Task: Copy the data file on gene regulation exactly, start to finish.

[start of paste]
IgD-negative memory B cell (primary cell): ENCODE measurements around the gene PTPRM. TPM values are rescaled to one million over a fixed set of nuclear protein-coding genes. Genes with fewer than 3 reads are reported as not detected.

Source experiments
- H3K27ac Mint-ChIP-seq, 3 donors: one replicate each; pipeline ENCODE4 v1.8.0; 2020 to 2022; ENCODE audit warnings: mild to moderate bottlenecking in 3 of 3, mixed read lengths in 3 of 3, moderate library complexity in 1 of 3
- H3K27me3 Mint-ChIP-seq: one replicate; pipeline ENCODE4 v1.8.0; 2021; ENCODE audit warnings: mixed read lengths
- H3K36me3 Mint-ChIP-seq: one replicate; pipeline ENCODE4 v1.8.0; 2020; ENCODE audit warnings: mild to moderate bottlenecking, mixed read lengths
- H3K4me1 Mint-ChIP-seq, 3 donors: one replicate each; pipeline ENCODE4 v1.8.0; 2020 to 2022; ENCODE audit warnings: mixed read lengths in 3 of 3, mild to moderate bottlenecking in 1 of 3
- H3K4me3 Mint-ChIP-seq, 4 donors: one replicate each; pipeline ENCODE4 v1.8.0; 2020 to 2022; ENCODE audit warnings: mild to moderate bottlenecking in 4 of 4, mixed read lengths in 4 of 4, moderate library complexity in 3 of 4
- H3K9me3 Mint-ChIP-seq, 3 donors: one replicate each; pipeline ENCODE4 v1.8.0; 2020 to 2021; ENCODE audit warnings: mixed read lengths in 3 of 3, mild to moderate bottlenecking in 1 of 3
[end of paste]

IgD-negative memory B cell (primary cell): ENCODE measurements around the gene PTPRM. TPM values are rescaled to one million over a fixed set of nuclear protein-coding genes. Genes with fewer than 3 reads are reported as not detected.

Source experiments
- H3K27ac Mint-ChIP-seq, 3 donors: one replicate each; pipeline ENCODE4 v1.8.0; 2020 to 2022; ENCODE audit warnings: mild to moderate bottlenecking in 3 of 3, mixed read lengths in 3 of 3, moderate library complexity in 1 of 3
- H3K27me3 Mint-ChIP-seq: one replicate; pipeline ENCODE4 v1.8.0; 2021; ENCODE audit warnings: mixed read lengths
- H3K36me3 Mint-ChIP-seq: one replicate; pipeline ENCODE4 v1.8.0; 2020; ENCODE audit warnings: mild to moderate bottlenecking, mixed read lengths
- H3K4me1 Mint-ChIP-seq, 3 donors: one replicate each; pipeline ENCODE4 v1.8.0; 2020 to 2022; ENCODE audit warnings: mixed read lengths in 3 of 3, mild to moderate bottlenecking in 1 of 3
- H3K4me3 Mint-ChIP-seq, 4 donors: one replicate each; pipeline ENCODE4 v1.8.0; 2020 to 2022; ENCODE audit warnings: mild to moderate bottlenecking in 4 of 4, mixed read lengths in 4 of 4, moderate library complexity in 3 of 4
- H3K9me3 Mint-ChIP-seq, 3 donors: one replicate each; pipeline ENCODE4 v1.8.0; 2020 to 2021; ENCODE audit warnings: mixed read lengths in 3 of 3, mild to moderate bottlenecking in 1 of 3